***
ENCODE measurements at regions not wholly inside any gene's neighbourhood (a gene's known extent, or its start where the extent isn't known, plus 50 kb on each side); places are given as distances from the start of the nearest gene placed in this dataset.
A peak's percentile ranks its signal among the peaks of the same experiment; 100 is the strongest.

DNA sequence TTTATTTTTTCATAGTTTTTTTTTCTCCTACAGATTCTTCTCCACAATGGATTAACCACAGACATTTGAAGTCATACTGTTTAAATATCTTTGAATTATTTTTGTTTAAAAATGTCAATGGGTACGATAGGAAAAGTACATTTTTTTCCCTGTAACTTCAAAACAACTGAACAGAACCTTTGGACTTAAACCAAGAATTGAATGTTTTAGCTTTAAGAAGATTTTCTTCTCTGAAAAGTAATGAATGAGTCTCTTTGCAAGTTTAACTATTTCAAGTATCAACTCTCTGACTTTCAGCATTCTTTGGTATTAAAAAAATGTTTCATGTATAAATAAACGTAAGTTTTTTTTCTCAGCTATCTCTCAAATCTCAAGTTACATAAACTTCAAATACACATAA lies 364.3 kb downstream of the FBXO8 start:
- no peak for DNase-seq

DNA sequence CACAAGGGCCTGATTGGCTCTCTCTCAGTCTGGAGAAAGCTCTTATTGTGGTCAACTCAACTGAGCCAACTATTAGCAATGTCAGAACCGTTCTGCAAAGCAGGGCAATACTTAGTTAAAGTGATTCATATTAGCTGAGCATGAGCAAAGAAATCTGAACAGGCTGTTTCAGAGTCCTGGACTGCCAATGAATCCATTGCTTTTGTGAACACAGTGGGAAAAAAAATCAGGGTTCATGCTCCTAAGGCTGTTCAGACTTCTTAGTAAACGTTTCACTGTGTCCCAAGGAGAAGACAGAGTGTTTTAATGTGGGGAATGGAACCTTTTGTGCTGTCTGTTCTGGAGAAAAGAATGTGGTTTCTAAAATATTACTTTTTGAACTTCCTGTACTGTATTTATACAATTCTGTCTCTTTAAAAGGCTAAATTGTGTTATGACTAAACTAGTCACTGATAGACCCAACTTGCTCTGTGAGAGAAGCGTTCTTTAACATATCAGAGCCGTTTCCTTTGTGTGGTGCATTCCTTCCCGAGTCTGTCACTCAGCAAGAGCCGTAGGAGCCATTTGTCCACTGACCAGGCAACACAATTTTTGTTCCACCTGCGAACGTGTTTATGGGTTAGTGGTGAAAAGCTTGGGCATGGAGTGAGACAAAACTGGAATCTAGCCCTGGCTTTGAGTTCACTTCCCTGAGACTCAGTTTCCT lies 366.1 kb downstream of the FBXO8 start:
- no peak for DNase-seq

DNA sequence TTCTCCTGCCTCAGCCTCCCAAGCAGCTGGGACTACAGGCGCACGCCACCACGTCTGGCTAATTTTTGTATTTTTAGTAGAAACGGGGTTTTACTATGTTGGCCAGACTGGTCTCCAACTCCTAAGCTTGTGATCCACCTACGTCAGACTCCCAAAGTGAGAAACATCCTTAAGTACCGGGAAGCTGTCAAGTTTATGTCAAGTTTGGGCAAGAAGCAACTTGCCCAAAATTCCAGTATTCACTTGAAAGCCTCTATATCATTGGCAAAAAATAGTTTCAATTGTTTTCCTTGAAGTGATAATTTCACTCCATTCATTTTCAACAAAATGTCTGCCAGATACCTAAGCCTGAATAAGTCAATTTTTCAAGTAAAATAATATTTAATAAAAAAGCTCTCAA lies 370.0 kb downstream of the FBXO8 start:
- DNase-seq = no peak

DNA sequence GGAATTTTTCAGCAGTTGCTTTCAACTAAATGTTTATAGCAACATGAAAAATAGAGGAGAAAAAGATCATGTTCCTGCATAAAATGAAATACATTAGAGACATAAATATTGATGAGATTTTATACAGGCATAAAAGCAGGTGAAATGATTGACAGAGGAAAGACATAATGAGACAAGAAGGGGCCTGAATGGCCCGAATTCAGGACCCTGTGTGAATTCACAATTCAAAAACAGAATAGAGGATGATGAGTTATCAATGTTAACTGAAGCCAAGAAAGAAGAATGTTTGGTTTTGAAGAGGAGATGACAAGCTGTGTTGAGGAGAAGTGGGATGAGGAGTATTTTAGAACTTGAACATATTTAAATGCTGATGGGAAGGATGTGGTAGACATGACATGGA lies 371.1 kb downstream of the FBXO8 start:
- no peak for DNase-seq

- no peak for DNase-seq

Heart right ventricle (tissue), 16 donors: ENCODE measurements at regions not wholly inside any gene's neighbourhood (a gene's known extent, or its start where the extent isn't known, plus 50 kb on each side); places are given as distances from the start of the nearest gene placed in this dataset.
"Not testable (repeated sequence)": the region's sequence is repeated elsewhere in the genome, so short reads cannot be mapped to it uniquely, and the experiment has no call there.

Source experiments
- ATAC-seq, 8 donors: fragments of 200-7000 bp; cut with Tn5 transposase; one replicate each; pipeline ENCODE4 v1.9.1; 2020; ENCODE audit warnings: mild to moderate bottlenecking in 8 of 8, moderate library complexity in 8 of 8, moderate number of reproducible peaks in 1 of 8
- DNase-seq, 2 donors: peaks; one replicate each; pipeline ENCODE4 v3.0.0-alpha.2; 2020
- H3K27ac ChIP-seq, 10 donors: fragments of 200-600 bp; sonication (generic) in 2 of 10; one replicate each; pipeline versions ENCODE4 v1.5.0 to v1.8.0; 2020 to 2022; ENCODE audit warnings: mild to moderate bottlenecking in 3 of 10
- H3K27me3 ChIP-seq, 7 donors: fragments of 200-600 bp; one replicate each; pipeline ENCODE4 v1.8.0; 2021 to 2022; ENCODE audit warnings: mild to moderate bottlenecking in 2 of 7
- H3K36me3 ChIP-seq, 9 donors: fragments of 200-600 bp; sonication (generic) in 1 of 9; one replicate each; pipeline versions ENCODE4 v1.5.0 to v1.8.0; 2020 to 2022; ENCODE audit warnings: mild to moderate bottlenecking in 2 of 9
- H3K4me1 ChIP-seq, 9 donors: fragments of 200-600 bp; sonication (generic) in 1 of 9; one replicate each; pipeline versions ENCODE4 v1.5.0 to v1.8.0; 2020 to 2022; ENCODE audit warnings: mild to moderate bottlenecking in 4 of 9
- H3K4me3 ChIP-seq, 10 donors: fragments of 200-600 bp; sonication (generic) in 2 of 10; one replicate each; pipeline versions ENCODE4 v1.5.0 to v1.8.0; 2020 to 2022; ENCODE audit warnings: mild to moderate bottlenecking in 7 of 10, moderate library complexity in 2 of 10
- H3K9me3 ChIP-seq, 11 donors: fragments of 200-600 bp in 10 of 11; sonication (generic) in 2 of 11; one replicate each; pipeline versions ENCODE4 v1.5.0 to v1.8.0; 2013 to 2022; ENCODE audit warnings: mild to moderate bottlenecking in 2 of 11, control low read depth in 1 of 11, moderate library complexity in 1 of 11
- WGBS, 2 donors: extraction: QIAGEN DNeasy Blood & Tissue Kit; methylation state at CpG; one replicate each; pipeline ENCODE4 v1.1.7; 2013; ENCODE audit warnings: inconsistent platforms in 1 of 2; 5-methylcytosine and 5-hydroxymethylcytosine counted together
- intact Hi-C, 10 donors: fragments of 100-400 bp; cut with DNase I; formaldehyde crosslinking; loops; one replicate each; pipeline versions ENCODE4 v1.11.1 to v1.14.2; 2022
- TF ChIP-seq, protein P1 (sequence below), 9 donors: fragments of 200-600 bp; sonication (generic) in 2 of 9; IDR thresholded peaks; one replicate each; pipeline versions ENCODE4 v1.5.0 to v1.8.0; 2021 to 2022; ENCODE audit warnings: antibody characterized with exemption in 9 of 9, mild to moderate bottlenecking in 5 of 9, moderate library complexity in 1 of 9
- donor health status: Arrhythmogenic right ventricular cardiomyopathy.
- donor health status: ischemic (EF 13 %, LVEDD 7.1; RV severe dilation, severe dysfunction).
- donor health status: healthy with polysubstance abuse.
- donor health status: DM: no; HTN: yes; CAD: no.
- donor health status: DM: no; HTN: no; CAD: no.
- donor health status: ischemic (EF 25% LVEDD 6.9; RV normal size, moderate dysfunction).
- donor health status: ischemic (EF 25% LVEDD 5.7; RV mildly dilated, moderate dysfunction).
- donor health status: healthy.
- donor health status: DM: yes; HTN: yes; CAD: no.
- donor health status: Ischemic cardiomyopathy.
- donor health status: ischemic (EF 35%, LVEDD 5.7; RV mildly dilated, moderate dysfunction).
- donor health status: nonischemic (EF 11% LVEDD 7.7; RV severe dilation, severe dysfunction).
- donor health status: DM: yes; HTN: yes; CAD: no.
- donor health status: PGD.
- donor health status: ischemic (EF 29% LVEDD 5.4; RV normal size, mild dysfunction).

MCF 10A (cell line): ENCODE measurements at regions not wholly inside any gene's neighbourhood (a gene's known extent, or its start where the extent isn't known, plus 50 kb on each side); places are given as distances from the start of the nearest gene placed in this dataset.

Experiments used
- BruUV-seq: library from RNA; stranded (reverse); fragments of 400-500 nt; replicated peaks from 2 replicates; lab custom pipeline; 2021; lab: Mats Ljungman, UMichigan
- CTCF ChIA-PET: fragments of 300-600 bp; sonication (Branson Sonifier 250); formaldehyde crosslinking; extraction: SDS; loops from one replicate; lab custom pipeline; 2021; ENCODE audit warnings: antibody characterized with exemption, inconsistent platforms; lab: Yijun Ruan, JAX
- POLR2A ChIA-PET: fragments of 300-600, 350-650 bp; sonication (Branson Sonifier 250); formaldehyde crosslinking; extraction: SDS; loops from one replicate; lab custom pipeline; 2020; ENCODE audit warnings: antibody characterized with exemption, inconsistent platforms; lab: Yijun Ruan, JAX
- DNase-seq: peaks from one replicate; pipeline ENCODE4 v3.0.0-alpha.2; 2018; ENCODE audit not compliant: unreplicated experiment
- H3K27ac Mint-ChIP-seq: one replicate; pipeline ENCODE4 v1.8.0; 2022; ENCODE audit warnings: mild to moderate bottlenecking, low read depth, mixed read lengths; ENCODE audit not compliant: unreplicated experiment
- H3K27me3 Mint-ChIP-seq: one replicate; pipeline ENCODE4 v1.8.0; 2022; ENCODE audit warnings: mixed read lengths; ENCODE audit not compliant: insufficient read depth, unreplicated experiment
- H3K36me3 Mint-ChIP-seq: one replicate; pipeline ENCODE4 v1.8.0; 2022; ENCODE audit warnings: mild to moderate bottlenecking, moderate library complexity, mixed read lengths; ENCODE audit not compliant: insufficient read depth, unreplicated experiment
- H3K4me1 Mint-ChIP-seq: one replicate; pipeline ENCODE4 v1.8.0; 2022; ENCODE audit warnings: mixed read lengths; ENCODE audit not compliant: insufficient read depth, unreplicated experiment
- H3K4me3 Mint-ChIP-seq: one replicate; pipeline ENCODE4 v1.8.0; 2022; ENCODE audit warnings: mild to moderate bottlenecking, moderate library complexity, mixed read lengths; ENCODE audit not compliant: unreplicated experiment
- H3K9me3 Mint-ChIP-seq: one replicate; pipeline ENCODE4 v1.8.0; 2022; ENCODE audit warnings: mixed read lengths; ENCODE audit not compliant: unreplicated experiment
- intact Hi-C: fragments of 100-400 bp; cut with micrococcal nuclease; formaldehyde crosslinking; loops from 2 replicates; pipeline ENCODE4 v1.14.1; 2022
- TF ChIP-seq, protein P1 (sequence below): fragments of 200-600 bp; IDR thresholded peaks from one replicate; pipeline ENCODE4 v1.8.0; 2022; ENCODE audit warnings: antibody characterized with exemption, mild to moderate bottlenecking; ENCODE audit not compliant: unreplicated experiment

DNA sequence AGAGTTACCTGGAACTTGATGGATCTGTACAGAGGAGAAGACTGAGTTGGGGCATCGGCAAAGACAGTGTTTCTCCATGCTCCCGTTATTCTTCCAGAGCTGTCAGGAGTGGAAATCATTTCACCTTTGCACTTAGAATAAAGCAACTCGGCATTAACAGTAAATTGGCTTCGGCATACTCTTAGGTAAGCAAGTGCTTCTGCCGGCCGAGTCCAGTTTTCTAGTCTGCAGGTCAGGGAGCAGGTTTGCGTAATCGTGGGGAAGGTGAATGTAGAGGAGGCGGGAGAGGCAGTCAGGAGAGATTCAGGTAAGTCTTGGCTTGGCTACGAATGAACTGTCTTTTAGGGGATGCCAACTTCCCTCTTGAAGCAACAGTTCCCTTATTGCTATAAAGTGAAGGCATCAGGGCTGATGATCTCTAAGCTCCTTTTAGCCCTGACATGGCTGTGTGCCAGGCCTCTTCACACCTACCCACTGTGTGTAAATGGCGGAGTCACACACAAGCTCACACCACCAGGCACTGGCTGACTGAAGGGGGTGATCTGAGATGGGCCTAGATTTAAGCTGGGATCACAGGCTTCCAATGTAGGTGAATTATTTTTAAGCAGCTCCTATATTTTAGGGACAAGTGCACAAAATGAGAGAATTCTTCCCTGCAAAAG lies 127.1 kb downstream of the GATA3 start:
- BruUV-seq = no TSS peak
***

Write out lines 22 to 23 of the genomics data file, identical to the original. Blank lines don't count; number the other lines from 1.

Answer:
- H3K9me3 ChIP-seq, 11 donors: fragments of 200-600 bp in 10 of 11; sonication (generic) in 2 of 11; one replicate each; pipeline versions ENCODE4 v1.5.0 to v1.8.0; 2013 to 2022; ENCODE audit warnings: mild to moderate bottlenecking in 2 of 11, control low read depth in 1 of 11, moderate library complexity in 1 of 11
- WGBS, 2 donors: extraction: QIAGEN DNeasy Blood & Tissue Kit; methylation state at CpG; one replicate each; pipeline ENCODE4 v1.1.7; 2013; ENCODE audit warnings: inconsistent platforms in 1 of 2; 5-methylcytosine and 5-hydroxymethylcytosine counted together